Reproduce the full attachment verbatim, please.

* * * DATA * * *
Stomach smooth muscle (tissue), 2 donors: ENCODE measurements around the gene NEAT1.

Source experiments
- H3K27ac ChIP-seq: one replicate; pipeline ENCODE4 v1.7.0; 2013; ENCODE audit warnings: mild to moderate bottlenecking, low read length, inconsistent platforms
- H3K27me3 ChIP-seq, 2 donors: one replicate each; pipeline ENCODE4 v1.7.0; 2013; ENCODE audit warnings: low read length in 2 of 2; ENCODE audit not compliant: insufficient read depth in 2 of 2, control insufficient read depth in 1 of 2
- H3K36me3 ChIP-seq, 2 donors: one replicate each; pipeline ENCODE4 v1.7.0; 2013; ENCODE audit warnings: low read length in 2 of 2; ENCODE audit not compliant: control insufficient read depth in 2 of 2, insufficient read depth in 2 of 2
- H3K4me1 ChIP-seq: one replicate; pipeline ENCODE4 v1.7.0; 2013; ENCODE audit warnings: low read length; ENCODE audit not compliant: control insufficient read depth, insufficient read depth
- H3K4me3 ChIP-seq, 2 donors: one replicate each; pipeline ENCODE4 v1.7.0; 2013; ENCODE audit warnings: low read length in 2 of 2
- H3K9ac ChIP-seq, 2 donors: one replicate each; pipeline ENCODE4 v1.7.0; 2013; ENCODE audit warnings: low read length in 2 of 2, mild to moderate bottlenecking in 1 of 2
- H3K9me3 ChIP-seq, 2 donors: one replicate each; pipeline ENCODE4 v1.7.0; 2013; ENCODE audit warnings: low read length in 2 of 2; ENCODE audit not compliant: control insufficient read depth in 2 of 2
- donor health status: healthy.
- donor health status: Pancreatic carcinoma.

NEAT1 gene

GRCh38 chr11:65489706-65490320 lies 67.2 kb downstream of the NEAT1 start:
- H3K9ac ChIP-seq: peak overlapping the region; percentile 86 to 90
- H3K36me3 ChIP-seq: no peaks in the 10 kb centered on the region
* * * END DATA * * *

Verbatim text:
Stomach smooth muscle (tissue), 2 donors: ENCODE measurements around the gene NEAT1.

Source experiments
- H3K27ac ChIP-seq: one replicate; pipeline ENCODE4 v1.7.0; 2013; ENCODE audit warnings: mild to moderate bottlenecking, low read length, inconsistent platforms
- H3K27me3 ChIP-seq, 2 donors: one replicate each; pipeline ENCODE4 v1.7.0; 2013; ENCODE audit warnings: low read length in 2 of 2; ENCODE audit not compliant: insufficient read depth in 2 of 2, control insufficient read depth in 1 of 2
- H3K36me3 ChIP-seq, 2 donors: one replicate each; pipeline ENCODE4 v1.7.0; 2013; ENCODE audit warnings: low read length in 2 of 2; ENCODE audit not compliant: control insufficient read depth in 2 of 2, insufficient read depth in 2 of 2
- H3K4me1 ChIP-seq: one replicate; pipeline ENCODE4 v1.7.0; 2013; ENCODE audit warnings: low read length; ENCODE audit not compliant: control insufficient read depth, insufficient read depth
- H3K4me3 ChIP-seq, 2 donors: one replicate each; pipeline ENCODE4 v1.7.0; 2013; ENCODE audit warnings: low read length in 2 of 2
- H3K9ac ChIP-seq, 2 donors: one replicate each; pipeline ENCODE4 v1.7.0; 2013; ENCODE audit warnings: low read length in 2 of 2, mild to moderate bottlenecking in 1 of 2
- H3K9me3 ChIP-seq, 2 donors: one replicate each; pipeline ENCODE4 v1.7.0; 2013; ENCODE audit warnings: low read length in 2 of 2; ENCODE audit not compliant: control insufficient read depth in 2 of 2
- donor health status: healthy.
- donor health status: Pancreatic carcinoma.

NEAT1 gene

GRCh38 chr11:65489706-65490320 lies 67.2 kb downstream of the NEAT1 start:
- H3K9ac ChIP-seq: peak overlapping the region; percentile 86 to 90
- H3K36me3 ChIP-seq: no peaks in the 10 kb centered on the region